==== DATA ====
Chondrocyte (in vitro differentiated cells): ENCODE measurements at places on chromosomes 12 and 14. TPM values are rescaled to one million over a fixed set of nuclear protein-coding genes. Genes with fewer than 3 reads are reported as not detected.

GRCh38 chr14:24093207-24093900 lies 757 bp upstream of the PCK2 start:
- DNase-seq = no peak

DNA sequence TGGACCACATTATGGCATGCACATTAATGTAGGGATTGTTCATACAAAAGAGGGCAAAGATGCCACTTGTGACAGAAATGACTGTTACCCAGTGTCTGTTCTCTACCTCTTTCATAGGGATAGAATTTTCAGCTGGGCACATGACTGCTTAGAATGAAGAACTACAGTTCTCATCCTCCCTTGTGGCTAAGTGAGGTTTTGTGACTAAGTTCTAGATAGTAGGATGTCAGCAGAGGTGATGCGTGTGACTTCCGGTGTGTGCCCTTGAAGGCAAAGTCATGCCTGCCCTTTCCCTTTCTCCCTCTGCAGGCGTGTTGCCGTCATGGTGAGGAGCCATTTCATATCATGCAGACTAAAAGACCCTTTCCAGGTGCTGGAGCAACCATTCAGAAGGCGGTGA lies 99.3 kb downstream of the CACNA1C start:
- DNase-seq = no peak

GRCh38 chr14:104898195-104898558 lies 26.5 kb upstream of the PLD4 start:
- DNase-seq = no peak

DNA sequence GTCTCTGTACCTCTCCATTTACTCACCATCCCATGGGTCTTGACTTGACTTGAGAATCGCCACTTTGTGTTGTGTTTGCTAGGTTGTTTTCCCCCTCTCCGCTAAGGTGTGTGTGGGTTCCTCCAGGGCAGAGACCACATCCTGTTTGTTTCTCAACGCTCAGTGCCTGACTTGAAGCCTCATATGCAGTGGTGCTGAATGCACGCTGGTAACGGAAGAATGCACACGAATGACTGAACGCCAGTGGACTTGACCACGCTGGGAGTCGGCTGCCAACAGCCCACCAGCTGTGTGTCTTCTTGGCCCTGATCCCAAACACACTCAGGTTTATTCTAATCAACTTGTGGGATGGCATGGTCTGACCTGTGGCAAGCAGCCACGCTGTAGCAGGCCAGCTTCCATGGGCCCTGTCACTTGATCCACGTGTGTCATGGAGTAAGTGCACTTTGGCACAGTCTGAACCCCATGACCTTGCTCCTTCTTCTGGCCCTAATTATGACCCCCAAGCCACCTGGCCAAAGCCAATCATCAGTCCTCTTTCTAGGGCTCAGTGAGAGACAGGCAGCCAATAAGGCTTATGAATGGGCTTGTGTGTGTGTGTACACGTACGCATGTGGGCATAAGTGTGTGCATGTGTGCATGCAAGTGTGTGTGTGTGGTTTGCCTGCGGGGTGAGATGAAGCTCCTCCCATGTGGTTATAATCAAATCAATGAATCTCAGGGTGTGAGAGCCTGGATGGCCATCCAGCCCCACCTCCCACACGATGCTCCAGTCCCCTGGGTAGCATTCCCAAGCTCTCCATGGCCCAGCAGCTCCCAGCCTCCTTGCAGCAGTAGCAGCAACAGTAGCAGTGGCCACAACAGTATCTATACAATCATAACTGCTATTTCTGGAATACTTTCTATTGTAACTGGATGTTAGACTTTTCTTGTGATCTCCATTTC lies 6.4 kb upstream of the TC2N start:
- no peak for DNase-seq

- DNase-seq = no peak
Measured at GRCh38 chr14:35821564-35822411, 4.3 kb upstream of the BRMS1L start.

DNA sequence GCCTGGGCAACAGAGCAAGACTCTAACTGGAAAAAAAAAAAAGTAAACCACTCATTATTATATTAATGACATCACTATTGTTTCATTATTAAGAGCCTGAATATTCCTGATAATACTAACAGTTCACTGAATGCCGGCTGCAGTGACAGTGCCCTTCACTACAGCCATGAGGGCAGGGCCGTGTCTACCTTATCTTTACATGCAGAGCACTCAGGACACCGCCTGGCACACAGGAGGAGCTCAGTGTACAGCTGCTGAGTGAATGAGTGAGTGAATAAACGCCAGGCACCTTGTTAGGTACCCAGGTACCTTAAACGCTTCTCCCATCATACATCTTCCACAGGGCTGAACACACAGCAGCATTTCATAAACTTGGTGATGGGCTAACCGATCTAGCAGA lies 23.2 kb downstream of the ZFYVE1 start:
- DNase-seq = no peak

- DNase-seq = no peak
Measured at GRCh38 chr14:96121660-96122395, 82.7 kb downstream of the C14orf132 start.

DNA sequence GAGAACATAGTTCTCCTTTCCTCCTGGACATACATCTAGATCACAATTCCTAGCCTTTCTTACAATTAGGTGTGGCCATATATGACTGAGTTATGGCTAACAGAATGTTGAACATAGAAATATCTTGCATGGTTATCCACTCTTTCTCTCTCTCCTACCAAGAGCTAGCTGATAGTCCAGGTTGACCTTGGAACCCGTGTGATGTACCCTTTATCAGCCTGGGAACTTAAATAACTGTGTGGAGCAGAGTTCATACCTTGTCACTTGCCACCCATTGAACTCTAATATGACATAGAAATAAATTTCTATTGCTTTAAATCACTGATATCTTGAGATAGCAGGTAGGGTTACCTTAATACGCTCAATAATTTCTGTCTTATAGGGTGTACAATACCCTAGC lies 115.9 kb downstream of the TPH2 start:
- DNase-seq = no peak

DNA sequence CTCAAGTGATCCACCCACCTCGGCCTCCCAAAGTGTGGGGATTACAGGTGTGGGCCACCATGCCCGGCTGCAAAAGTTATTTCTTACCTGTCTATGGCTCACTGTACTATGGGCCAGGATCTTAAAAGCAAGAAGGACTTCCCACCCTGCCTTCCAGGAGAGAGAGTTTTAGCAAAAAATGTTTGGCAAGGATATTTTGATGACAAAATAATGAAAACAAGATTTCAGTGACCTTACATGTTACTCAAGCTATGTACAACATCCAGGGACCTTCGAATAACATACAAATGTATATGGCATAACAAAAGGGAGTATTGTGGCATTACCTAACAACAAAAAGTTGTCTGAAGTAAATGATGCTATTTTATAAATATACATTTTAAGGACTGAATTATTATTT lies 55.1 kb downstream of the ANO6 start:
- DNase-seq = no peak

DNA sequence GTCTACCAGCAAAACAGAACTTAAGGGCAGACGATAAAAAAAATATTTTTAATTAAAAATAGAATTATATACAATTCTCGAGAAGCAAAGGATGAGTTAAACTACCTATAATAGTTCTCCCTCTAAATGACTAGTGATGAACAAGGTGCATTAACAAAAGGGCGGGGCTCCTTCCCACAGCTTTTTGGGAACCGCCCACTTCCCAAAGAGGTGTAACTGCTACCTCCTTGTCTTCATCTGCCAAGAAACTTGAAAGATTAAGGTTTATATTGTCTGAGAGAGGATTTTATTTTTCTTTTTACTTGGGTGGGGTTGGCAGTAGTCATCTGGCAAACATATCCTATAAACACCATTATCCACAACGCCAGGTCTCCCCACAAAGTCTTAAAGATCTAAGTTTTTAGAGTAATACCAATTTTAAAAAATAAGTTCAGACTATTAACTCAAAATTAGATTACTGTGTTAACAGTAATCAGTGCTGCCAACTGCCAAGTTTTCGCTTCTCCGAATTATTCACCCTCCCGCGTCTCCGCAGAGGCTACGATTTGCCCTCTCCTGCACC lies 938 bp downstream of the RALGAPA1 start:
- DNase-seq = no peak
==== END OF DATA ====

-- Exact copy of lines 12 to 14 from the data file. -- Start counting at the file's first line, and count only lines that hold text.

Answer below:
DNA sequence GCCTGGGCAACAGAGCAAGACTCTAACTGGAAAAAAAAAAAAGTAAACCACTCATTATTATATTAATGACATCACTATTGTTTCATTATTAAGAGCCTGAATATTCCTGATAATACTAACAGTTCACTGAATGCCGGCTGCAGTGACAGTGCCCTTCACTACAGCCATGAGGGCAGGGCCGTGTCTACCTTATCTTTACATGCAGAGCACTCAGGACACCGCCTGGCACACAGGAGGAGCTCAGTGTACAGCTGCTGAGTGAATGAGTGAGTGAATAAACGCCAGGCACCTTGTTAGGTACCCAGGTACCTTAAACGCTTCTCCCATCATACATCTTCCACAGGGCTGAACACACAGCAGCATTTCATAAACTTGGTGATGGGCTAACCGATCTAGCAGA lies 23.2 kb downstream of the ZFYVE1 start:
- DNase-seq = no peak

- DNase-seq = no peak